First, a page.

Sanstol danced into the ring in a purple dressing gown, his ruddy face set off with a piece of tape over his left eye. It was at this that Leitham aimed his attack and eventually loosened the plaster.


    After a cagey first round, Sanstol let out but little in the second go, jabbing continually at Leitham's nose, and was soon drawing blood. It was in the second round that Leitham landed a pair of punches over the ear and showed that he meant business.

    In the third session, Bobby Leitham was carrying the fight into Sanstol's camp, but did little in the clinches that frequently occurred, while Sanstol attempted uppercuts frequently, but the Flying Scot craftily avoided contact. The next round found Bobby bearing up manfully, but little the worse for punishment that was certainly coming his way. He was slowed down, however, by a long left jab, followed quickly by a right cross.

    As uppercuts again threatened, Leitham emulated the ostrich, almost standing on his chin to protect that precious area, while Sanstol almost went to a crouch trying to bring his punches up, and finally gave up for want of breath.

    Just before the Bell, Leitham landed another heavy right over Sanstol's ear, but as the gong sounded Sanstol pulled up from his crouching position and winked. It was a broad, obvious wink aimed jointly at Leitham and at the crowd, not unpartisan.

    Sanstol made the fifth round a fast whirl, and regained what looked to many like a slipping lead through vicious jabs and effective in-fighting. He was now a veritable dynamo, moiling about the ring and forcing Leitham to a quick tempo. But the little Scot took his share, returning enough to make the chances of his staying in the ring for the other five rounds about even.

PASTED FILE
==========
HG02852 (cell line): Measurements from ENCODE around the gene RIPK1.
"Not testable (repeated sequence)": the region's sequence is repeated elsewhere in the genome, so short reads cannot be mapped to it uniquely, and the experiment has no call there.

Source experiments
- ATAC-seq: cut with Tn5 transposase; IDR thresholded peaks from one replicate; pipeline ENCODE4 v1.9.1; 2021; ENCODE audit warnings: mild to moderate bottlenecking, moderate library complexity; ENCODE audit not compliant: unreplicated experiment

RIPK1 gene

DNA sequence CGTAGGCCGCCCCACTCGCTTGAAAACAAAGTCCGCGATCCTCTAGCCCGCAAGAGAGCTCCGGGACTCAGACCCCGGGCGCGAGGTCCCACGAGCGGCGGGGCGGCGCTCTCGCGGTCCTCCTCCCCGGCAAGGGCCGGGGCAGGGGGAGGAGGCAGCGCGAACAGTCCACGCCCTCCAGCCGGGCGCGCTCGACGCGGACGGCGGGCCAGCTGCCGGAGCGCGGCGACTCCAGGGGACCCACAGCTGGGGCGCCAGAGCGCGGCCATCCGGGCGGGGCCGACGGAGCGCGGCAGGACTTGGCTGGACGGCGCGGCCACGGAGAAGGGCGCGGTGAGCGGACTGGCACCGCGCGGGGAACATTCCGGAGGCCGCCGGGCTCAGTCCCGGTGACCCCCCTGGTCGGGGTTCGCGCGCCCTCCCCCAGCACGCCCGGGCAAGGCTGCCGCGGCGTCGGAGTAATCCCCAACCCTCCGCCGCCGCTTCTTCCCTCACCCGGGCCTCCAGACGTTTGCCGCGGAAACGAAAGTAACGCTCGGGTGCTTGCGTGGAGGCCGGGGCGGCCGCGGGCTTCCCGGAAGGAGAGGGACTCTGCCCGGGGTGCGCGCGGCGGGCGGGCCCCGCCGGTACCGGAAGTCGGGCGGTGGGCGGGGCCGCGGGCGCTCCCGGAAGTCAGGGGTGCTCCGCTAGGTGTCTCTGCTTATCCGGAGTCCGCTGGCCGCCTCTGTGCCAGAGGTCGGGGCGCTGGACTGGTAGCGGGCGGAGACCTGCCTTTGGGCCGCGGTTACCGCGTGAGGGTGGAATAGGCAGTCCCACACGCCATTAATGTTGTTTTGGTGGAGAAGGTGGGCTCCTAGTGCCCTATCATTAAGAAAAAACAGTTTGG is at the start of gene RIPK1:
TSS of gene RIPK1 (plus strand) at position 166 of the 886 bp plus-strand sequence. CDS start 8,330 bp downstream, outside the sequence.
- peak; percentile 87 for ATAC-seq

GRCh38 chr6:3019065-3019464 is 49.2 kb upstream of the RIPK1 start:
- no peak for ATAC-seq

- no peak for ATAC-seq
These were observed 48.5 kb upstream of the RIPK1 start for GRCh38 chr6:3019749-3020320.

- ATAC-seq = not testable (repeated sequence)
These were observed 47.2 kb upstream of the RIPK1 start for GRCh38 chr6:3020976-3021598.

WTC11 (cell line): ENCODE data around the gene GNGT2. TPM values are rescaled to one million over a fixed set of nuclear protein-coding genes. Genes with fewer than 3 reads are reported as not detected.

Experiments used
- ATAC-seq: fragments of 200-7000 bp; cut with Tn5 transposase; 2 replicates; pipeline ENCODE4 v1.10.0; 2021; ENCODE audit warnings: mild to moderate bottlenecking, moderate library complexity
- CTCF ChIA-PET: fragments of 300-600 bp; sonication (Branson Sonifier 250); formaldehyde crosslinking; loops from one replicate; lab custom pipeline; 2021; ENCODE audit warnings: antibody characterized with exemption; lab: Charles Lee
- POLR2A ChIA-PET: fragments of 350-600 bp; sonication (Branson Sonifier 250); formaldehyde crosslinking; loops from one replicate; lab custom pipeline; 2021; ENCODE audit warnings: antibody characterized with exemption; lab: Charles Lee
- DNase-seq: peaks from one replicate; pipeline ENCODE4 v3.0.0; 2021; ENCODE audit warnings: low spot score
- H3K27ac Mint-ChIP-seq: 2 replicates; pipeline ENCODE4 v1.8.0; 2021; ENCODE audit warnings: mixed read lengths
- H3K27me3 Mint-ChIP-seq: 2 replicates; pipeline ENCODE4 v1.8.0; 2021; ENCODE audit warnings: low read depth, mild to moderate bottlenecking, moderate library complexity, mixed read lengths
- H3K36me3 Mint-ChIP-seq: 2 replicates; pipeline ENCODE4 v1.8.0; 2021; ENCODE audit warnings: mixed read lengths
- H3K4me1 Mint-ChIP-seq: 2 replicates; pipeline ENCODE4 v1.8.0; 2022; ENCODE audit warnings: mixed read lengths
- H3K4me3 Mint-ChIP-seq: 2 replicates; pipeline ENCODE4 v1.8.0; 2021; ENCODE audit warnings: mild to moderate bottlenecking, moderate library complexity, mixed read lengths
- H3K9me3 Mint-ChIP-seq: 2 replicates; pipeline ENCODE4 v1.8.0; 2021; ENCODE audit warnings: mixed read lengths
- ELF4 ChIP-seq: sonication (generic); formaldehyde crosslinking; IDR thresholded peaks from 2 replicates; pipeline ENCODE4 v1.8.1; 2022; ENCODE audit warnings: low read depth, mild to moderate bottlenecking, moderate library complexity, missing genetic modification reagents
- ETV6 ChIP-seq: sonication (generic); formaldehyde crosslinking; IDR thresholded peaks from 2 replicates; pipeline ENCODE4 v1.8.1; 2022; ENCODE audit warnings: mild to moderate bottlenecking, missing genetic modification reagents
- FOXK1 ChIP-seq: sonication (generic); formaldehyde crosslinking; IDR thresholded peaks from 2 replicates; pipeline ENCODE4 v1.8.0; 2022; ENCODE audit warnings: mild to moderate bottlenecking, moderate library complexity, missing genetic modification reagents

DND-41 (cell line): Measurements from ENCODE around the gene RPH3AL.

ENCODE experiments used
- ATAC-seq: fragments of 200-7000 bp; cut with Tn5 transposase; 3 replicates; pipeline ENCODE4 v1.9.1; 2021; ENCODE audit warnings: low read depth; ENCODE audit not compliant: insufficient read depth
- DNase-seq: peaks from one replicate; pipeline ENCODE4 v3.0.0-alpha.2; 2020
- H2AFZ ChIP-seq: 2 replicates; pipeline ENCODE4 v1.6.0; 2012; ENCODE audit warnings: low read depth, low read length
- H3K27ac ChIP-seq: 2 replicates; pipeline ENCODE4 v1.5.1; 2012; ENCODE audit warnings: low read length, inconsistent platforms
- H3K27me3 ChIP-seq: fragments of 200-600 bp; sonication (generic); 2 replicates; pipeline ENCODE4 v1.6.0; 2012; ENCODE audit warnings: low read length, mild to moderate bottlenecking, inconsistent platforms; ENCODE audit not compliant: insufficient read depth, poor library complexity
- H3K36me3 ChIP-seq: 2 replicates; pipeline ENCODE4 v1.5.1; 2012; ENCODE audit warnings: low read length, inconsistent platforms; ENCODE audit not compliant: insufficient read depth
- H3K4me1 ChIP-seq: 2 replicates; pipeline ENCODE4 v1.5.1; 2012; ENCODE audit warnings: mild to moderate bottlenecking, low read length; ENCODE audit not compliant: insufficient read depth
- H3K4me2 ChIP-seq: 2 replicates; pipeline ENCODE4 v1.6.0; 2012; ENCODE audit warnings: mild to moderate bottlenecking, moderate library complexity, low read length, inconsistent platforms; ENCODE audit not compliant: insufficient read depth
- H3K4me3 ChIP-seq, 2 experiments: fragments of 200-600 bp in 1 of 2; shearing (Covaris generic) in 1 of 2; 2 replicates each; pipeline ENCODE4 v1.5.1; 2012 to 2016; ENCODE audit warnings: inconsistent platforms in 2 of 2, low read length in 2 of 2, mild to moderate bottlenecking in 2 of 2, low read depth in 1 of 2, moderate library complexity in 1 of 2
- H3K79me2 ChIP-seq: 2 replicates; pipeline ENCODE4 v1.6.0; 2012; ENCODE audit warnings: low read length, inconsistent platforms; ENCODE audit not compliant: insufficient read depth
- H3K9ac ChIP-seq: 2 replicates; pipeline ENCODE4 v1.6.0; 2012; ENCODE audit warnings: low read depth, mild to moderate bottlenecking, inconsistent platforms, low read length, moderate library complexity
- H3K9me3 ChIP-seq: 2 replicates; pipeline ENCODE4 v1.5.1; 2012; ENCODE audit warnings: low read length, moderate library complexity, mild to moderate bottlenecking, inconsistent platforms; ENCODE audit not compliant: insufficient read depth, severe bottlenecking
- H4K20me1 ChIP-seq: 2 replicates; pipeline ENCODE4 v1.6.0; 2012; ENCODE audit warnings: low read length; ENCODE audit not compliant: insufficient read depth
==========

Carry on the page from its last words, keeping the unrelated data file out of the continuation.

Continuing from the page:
A fast, snapping right from Sanstol nearly toppled the Flying Scot as the sixth opened, but Bobby came back with a stinging rap on the nose and pegged away at the court plaster over the Norwegian's nose. Sanstol was shady, and missed many of his blows, counting mostly on stiff body punches.

    With a decisive seventh round, Pete Sanstol showed his dominance. Both fighters seemed to change their style and both were fresh at the end of the seventh grind. Sanstol counted again and again on body blows and Leitham only escaped dangerous blows by never coming up the same way twice, for although he doubled up frequently, dodging flying fists and imminent uppercuts, he had a new trick every time in coming to full height, and every new trick was bewildering for the moment.

    As the boxers tired in the eighth, Sanstol's two-fisted style counted more and more and in the ninth the little Norwegian had him running. Bobby could make but small shift and was taking severe punishment from the bruising, low-swinging blows, interspersed with a hard smack on the head and a skimming uppercut. The round was decisively Pete's.

    In the tenth, Pete Sanstol was fully warmed up, and complete master of the ring. He had Leitham in his own corner, down low in the ropes three times, and was thrashing him from side to side. Despite the roughing, however, Leitham weathered well, but was little better than helpless.

    • Leitham had been ranked among the world's 10-best bantamweights of 1931-33 by The Ring magazine. See here.
    • Future actor William Shatner, best-known as the character of Captain James T. Kirk of the American television series "Star Trek," had been born in Montreal the day-before this bout. [1]